My Consultancy–Asif J. Mir – Management Consultant–transforms organizations where people have the freedom to be creative, a place that brings out the best in everybody–an open, fair place where people have a sense that what they do matters. For details please visit www.asifjmir.com, and my Lectures.

Writing a Resume Letter


The Resume Letter is not a true cover letter—that is, a letter of transmittal for your employment resume. Instead, it is intended to replace the resume and to convey sufficient information about your background to create employer interest in interviewing you.

In general, it is usually a poor substitute for the resume itself, and thus can frequently do the job seeker a great injustice if not properly designed. Specifically, if it is poorly planned and written, it does not provide sufficient information (when compared to the resume) for the employer to make a reasonable assessment of the applicant’s qualifications and for deciding whether to grant an interview. Additionally, it may frustrate the prospective employer by not providing sufficient detail, suggesting that the applicant is simply too lazy to prepare a proper summary of qualifications. Neither of these reactions will serve your cause very well.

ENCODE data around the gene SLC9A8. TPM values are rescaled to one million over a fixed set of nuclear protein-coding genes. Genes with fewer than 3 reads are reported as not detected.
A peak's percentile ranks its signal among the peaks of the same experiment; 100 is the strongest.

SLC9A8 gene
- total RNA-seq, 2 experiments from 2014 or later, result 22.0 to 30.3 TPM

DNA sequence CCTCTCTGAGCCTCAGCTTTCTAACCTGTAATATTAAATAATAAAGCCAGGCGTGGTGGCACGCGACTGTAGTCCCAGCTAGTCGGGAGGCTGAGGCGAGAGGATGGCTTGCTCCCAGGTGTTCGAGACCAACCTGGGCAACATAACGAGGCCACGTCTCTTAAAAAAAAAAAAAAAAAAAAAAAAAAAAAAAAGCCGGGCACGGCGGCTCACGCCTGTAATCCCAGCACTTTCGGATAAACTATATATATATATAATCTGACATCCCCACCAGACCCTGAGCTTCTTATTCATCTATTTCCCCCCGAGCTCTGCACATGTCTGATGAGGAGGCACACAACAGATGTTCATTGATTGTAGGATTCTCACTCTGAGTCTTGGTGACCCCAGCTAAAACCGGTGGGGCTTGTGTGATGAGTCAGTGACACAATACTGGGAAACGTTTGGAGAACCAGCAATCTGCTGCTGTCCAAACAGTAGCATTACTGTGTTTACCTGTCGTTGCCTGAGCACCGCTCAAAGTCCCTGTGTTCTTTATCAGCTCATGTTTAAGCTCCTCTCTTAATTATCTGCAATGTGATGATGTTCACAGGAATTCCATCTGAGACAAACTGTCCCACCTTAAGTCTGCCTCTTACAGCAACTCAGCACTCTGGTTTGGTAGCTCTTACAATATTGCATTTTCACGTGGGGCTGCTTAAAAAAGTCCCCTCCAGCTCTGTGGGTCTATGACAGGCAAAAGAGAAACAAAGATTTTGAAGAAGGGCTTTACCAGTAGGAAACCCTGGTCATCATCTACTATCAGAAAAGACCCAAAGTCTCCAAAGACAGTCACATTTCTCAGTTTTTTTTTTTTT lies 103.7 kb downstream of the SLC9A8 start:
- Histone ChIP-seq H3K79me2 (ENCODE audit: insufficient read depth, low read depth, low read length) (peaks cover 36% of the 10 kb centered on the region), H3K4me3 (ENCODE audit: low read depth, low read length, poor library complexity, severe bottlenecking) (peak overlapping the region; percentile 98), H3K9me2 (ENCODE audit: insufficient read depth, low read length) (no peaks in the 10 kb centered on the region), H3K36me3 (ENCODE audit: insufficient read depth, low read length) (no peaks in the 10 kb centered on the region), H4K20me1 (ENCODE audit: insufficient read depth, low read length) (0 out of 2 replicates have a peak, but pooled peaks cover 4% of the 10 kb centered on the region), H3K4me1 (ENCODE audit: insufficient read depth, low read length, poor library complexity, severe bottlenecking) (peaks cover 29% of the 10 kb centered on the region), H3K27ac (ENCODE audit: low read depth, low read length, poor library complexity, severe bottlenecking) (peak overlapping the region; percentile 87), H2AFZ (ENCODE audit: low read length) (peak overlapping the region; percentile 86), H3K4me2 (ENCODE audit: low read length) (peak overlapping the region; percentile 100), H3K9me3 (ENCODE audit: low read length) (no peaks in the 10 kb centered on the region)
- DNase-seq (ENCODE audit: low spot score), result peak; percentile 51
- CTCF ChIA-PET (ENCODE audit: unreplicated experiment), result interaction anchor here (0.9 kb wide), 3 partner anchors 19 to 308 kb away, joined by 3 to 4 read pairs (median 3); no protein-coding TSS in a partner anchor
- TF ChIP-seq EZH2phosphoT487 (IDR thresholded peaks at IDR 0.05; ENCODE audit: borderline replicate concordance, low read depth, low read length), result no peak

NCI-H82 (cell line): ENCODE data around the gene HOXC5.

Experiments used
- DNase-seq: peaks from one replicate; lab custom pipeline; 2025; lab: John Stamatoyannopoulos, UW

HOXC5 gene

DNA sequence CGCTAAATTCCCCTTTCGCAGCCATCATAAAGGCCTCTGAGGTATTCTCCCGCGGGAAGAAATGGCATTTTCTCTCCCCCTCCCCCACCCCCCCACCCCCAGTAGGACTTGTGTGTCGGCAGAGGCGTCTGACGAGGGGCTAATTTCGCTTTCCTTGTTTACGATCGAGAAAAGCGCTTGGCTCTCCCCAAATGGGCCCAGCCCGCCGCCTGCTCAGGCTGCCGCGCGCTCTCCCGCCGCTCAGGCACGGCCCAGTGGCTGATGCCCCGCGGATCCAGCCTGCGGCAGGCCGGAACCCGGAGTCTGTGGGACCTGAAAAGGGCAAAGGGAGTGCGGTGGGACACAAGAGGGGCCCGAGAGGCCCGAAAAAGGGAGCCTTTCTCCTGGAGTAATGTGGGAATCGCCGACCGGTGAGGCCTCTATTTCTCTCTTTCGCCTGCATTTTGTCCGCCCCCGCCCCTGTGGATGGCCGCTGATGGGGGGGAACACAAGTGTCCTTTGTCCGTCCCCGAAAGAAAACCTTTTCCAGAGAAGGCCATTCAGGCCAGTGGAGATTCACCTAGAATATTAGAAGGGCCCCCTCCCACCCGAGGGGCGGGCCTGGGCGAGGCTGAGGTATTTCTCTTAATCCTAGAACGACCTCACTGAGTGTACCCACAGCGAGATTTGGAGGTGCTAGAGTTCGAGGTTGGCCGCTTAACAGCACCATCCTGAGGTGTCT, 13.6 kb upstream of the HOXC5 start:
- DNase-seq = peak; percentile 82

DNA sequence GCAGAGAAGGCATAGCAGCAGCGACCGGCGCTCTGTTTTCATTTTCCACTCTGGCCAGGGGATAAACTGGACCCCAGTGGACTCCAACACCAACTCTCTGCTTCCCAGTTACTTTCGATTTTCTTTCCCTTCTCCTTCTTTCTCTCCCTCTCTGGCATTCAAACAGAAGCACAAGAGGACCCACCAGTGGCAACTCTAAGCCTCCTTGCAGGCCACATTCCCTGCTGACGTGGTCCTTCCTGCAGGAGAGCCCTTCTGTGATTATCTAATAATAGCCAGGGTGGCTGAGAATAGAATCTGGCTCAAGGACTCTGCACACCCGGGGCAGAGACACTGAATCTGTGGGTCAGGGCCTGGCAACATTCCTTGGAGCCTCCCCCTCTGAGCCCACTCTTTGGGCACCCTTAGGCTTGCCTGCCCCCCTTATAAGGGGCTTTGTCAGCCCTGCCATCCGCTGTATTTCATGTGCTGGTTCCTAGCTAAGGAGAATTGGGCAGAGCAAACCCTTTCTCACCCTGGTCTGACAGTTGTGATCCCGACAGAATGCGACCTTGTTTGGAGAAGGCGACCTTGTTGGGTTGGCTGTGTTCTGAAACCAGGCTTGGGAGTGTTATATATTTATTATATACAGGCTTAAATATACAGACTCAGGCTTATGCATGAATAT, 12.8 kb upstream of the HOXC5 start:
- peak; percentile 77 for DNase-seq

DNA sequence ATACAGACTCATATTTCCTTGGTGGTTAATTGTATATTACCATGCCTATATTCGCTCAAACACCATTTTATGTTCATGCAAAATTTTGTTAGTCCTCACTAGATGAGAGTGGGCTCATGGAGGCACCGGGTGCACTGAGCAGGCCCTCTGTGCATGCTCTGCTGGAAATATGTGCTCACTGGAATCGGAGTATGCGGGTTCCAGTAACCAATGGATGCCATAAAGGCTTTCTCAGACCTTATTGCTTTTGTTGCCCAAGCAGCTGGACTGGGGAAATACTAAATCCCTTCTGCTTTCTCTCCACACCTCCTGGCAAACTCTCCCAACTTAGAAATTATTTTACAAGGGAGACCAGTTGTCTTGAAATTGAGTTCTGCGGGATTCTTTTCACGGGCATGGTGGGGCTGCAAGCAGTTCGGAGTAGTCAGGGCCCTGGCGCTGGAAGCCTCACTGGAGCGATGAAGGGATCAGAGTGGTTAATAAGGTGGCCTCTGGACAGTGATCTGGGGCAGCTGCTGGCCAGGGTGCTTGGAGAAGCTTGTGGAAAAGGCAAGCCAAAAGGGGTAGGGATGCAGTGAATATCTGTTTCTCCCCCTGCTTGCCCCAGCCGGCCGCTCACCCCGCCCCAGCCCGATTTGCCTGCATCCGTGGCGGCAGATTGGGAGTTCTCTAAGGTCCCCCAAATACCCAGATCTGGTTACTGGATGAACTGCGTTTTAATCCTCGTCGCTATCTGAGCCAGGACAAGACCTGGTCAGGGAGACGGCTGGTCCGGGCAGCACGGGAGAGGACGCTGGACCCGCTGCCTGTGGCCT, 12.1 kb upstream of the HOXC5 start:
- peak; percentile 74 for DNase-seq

It appears that the most frequent use of the resume letter is by top level corporate executives who wish simply to convey their availability and conduct a very cursory search of the job market. Generally, such letters are directed at the highest level of the target organization and are intended to convey availability and general interest in discussing appropriate opportunities. The typical logic supporting such letters is that the applicant’s current position and employer “speak for themselves,” and thus there is little need for a detailed resume.

Although this can be true, it is not typically the case. Obviously, if the individual is a top corporate or division-level officer of a Fortune 200 company, use of a resume letter may be sufficient. Sufficient is to say, however, that if the applicant is the Chief Financial Officer of a little known company, the resume letter will not have quite the same effect, and its use may seem somewhat presumptuous (if used in a place of a formal resume). In such a case, a full resume and a conventional cover letter is recommended.

The use of the resume letter by lesser known top executives, middle managers, and professionals is not recommended. Since employer’s name and position title convey little information to the reader in such cases, much more needs to be written to convey the same understanding about the author’s background and responsibilities. The damage here, of course, is that the letter will become unwieldy and will therefore not be read by its recipient.

My Consultancy–Asif J. Mir – Management Consultant–transforms organizations where people have the freedom to be creative, a place that brings out the best in everybody–an open, fair place where people have a sense that what they do matters. For details please visit www.asifjmir.com, Line of Sight